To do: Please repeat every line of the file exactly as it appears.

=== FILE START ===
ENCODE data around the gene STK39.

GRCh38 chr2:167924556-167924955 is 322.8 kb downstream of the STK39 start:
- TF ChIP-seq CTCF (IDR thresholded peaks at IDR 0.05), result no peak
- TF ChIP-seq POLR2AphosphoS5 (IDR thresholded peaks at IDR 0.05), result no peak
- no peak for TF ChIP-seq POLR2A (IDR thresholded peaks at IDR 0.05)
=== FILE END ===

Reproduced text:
ENCODE data around the gene STK39.

GRCh38 chr2:167924556-167924955 is 322.8 kb downstream of the STK39 start:
- TF ChIP-seq CTCF (IDR thresholded peaks at IDR 0.05), result no peak
- TF ChIP-seq POLR2AphosphoS5 (IDR thresholded peaks at IDR 0.05), result no peak
- no peak for TF ChIP-seq POLR2A (IDR thresholded peaks at IDR 0.05)